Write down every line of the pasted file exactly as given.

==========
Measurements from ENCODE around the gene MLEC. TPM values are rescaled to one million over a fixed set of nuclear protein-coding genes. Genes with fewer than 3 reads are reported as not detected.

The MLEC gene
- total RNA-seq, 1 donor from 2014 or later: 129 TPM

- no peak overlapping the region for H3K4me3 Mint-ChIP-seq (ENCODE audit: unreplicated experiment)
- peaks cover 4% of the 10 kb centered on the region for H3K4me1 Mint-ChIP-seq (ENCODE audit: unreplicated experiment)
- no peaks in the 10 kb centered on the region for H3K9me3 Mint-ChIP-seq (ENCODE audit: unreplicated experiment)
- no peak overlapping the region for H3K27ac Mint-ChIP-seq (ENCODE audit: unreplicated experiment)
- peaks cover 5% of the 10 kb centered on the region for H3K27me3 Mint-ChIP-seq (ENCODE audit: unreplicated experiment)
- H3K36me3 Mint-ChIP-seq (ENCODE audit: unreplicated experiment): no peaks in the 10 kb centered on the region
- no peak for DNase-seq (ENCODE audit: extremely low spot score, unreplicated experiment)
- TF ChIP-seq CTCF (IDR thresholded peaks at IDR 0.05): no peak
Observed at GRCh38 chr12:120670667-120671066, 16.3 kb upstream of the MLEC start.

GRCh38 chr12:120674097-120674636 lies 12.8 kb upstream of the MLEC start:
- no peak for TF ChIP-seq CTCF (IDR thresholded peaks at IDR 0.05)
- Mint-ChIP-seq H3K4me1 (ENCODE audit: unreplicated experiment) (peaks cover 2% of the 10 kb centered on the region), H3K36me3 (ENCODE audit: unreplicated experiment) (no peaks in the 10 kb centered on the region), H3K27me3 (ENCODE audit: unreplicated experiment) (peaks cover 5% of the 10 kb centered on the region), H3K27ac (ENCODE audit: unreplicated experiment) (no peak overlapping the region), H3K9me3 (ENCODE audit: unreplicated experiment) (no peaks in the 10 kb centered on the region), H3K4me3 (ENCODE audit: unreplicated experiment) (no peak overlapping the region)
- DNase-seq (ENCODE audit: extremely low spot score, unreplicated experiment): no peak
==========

Measurements from ENCODE around the gene MLEC. TPM values are rescaled to one million over a fixed set of nuclear protein-coding genes. Genes with fewer than 3 reads are reported as not detected.

The MLEC gene
- total RNA-seq, 1 donor from 2014 or later: 129 TPM

- no peak overlapping the region for H3K4me3 Mint-ChIP-seq (ENCODE audit: unreplicated experiment)
- peaks cover 4% of the 10 kb centered on the region for H3K4me1 Mint-ChIP-seq (ENCODE audit: unreplicated experiment)
- no peaks in the 10 kb centered on the region for H3K9me3 Mint-ChIP-seq (ENCODE audit: unreplicated experiment)
- no peak overlapping the region for H3K27ac Mint-ChIP-seq (ENCODE audit: unreplicated experiment)
- peaks cover 5% of the 10 kb centered on the region for H3K27me3 Mint-ChIP-seq (ENCODE audit: unreplicated experiment)
- H3K36me3 Mint-ChIP-seq (ENCODE audit: unreplicated experiment): no peaks in the 10 kb centered on the region
- no peak for DNase-seq (ENCODE audit: extremely low spot score, unreplicated experiment)
- TF ChIP-seq CTCF (IDR thresholded peaks at IDR 0.05): no peak
Observed at GRCh38 chr12:120670667-120671066, 16.3 kb upstream of the MLEC start.

GRCh38 chr12:120674097-120674636 lies 12.8 kb upstream of the MLEC start:
- no peak for TF ChIP-seq CTCF (IDR thresholded peaks at IDR 0.05)
- Mint-ChIP-seq H3K4me1 (ENCODE audit: unreplicated experiment) (peaks cover 2% of the 10 kb centered on the region), H3K36me3 (ENCODE audit: unreplicated experiment) (no peaks in the 10 kb centered on the region), H3K27me3 (ENCODE audit: unreplicated experiment) (peaks cover 5% of the 10 kb centered on the region), H3K27ac (ENCODE audit: unreplicated experiment) (no peak overlapping the region), H3K9me3 (ENCODE audit: unreplicated experiment) (no peaks in the 10 kb centered on the region), H3K4me3 (ENCODE audit: unreplicated experiment) (no peak overlapping the region)
- DNase-seq (ENCODE audit: extremely low spot score, unreplicated experiment): no peak